I guess I should clarify that I was heading south from Marine Dr. It could have been that the route I took I missed the safer alternative. My point remains: Detouring cyclist from an area with bike lanes to a busy section with no bike lane or shoulder is an unacceptable solution.

Peter W
Peter W
16 years ago

Seems like plenty of bridges have to go these days because of “limited weight capacity” (this one, Sellwood and Sauvie Island). I’m curious just how much heavier vehicles are now then when these bridges were built. At least bikes are only getting lighter. 😉

ringer
ringer
16 years ago

I don’t think the vehicles are getting any heaver, although the drivers are fatter. I know the Sellwood Bridge changed the weight limit because its old and falling apart. Seems age and heavy useage are the issues here. So you can’t just cross Lombard at 33rd? It is a four lane highway.

Dabby
Dabby
16 years ago

Heavy Smeavy…….
They don’t build bridges like they used to for a reason……..
Deal with it… Ride a little farther……Off the “Beaten” path……
I am still laughing at Ringer’s comment. He is so funny…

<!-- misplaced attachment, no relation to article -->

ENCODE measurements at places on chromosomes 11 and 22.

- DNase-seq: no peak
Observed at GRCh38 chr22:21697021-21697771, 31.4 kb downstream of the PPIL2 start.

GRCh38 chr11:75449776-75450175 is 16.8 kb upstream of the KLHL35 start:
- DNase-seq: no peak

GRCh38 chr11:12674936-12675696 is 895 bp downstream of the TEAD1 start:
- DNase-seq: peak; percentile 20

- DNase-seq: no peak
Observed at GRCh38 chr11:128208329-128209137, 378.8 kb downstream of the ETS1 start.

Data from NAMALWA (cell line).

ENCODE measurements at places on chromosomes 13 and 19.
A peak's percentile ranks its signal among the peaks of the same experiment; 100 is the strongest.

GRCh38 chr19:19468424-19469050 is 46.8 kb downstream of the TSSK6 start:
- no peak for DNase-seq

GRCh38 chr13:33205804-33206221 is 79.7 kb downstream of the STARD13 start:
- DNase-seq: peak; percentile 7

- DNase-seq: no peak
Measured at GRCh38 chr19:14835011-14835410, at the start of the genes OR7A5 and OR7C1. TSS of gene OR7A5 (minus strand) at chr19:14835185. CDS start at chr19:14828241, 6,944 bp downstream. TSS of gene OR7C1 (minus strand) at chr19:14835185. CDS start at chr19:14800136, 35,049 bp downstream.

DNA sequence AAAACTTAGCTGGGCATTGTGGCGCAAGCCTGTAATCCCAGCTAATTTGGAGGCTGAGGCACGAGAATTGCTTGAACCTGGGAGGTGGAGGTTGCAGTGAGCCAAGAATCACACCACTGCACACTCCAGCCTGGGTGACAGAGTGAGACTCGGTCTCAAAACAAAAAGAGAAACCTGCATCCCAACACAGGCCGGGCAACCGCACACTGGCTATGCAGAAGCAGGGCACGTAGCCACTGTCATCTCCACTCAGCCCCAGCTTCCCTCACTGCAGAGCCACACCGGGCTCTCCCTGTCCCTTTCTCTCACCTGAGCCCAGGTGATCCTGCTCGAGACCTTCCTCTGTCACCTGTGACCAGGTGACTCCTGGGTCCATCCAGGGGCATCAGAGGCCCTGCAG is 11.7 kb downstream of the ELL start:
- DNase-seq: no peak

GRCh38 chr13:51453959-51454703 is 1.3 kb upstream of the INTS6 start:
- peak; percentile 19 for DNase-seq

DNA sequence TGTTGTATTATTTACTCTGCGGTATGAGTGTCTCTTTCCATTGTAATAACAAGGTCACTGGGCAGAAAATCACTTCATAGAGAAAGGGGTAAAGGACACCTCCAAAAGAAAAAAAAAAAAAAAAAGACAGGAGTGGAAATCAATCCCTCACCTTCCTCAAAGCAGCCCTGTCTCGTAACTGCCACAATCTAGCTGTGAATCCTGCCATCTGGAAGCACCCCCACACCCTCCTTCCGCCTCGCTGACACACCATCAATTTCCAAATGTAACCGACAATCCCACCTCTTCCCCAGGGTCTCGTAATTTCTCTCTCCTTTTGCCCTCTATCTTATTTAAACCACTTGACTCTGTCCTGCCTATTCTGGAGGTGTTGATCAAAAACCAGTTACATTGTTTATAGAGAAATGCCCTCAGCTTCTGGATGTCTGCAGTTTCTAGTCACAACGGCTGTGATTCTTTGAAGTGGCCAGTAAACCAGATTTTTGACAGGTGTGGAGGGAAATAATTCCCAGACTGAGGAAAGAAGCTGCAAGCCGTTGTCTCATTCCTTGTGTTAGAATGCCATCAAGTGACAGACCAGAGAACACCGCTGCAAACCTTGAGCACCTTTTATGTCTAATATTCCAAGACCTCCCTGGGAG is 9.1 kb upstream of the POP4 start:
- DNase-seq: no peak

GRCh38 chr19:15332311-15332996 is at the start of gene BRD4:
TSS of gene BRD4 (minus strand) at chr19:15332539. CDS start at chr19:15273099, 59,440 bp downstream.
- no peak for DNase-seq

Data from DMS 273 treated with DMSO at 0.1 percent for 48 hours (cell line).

Ok, what’s the score? It’s getting dark…

Bill
Bill
16 years ago

If I were approching from the west or southwest, I would cross Lombard at 11th, take Lombard Pl. to Columbia, cross Columbia at 17th, go north and turn right on Argyle St./Dr. to 33rd Dr.

Adams Carroll (News Intern)
16 years ago

Patrick,

you said, “I don’t know that I would say bikes are being taken care of in this project.”

I just thought it was cool that the head of the project took the time to make a personal phone call to me and supply me with info, photos and a detour map.

That’s what I was referring to in my post. Whether or not the detour or the actual renovation will bike-friendly is a different topic.

Ethan (and others),

Here’s some additional info about the bridge from an email I received from project manager Paul Gorlick:

“We are only replacing the south 25-30% of the length of the bridge (just the portion over Lombard). The ADT of 33rd really only requires two travel lanes
plus bike lanes, which can be accommodated in 34′ (5′-12′-12′-5′) rather than the 44′ which currently exists. However, the new bridge will have the same 44′ width as before to line up with the configuration of the bridge and ramps to the north (on the part of the bridge not being rebuilt).

At some point in the future when the rest of the bridge is replaced, the 34′ wide cross section would be established (by pulling in the curbs toward centerline).